On Wednesday, it was the School of Education party. We started with the very sensible staff-and-students party in a classroom. I was standing in a corner, making small talk with two other students and my supervisor, when one of the other students asked me if I’d been busy recently. I looked at my supervisor, he smiled at me. I decided to tell the truth. I answered the other student. “No, I haven’t done much work recently. I’ve mainly been making this Christmas hat.” My supervisor pretended to be shocked, but his heart wasn’t in it.
At this party we did a present exchange game, and I ended up with Marks and Spencer Women’s Bed Socks. I’m told they’re very comfortable. I don’t know about that, but they’re certainly very purple.
After the official party, the students went to the pub, where I started drinking gin, because I was in a funny mood. I had brilliant chats about the meaning of being. We also gossiped inappropriately about the staff in the Department. I eventually left the party after doing a countdown of my favourite members of One Direction, from my fifth favourite (currently Harry) to my favourite (currently Zayn), including a little trivia about each one, and then having to justify why I like One Direction to three psychologists who are doing PhDs with me. They “just wanted to understand” what my fascination was. I’m sure they all took notes on my “case” after I left.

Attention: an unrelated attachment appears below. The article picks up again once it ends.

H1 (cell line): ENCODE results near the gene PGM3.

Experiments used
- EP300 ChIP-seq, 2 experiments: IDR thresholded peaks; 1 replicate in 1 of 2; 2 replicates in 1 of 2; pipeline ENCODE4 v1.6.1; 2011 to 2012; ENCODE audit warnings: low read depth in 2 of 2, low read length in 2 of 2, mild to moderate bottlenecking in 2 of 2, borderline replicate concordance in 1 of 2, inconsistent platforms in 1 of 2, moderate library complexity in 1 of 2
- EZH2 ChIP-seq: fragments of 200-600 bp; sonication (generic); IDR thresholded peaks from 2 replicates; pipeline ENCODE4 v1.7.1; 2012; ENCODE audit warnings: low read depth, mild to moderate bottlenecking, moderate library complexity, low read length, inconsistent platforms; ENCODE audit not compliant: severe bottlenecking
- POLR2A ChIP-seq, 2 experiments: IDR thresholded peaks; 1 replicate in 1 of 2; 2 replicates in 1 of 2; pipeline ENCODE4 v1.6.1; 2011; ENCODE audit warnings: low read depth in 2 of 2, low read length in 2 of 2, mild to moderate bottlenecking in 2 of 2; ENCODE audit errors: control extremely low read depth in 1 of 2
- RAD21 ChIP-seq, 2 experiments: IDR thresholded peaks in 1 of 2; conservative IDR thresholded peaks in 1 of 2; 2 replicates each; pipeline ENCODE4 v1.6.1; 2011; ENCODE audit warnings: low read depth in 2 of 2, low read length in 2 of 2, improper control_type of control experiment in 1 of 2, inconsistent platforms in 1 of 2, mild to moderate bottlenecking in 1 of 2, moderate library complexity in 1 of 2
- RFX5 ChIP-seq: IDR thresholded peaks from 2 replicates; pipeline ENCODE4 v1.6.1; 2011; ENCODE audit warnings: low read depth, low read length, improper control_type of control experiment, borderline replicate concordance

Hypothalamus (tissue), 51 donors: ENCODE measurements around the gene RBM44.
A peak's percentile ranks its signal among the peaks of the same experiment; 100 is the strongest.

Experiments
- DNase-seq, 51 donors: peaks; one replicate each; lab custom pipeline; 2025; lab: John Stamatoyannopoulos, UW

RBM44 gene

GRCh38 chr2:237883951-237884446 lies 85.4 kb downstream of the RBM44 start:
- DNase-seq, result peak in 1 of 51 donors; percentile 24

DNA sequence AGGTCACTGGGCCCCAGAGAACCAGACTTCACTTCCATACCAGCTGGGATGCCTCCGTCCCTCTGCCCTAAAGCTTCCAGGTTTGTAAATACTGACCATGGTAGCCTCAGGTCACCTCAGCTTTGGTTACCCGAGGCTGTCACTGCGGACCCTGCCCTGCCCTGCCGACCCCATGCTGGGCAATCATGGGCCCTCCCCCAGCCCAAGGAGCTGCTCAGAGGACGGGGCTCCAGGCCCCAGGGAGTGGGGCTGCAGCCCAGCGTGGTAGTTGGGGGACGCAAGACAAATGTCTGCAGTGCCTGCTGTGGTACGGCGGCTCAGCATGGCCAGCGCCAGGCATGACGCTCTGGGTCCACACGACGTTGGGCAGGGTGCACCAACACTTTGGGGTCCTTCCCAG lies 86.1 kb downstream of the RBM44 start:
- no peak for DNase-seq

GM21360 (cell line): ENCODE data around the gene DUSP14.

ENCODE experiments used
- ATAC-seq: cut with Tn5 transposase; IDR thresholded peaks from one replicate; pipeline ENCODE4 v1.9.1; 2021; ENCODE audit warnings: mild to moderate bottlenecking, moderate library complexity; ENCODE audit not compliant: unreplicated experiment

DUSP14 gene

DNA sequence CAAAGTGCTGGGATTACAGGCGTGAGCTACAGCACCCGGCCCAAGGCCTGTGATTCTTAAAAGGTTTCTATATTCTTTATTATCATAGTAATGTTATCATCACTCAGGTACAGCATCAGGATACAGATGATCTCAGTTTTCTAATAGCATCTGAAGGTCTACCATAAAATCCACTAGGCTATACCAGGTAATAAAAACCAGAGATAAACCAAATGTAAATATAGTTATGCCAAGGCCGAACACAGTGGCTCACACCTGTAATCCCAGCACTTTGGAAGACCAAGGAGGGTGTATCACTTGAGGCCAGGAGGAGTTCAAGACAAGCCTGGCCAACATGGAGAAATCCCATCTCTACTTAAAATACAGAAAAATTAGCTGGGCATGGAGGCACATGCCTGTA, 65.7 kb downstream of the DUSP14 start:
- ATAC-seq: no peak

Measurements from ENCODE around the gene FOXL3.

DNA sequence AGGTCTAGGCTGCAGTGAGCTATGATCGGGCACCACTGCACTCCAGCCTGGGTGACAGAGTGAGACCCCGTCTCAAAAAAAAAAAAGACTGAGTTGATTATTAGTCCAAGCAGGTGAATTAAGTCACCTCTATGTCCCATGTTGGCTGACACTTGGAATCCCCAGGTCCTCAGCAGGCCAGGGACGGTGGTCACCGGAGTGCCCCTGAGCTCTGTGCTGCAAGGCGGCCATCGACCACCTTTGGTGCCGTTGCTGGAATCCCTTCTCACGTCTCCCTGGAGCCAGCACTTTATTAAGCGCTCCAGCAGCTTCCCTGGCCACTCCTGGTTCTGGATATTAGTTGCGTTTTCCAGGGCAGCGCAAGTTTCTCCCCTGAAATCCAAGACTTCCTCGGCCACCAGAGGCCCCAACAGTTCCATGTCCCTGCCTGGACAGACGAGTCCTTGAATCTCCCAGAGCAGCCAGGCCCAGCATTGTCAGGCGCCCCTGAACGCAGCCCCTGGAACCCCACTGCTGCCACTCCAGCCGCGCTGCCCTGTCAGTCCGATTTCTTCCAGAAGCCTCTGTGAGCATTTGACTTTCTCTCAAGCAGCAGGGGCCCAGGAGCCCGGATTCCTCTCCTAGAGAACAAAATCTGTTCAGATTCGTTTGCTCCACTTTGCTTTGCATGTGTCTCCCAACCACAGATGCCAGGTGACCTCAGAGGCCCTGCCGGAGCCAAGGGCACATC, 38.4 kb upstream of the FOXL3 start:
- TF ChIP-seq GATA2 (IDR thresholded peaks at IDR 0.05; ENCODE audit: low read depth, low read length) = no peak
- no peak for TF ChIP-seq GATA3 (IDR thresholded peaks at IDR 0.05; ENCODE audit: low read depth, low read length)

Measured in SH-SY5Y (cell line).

I took Thursday off from people after all this partying. And yesterday, it started again. The staff party for the school where I teach. At 3:00 in the afternoon, when I arrived, there was a bottle of bubbly wine being passed around and all the teachers were drinking straight from the bottle. This kind of adulthood I can deal with.
It really is an amazing group of debauched and lovely people. As we sat eating a dinner, bottles of wine kept coming out. And at the “rowdy table” opposite ours, the singing started before 6:00. And then there were the chants. We’d hear, for example, “Paul and Jack, Paul and Jack, Paul and Jack” over and over again, until Paul (a straight man) stood up and kissed Jack (a gay man), then the chant would change to “Jack and Maggie, Jack and Maggie”, until Maggie (a married woman) would kiss Jack. And tongues didn’t always stay in mouths. These are teachers. And adults. It really is a shame that there are workplaces where this doesn’t happen. Being an adult doesn’t have to be all rubbish. In case you’re wondering, I got two kisses.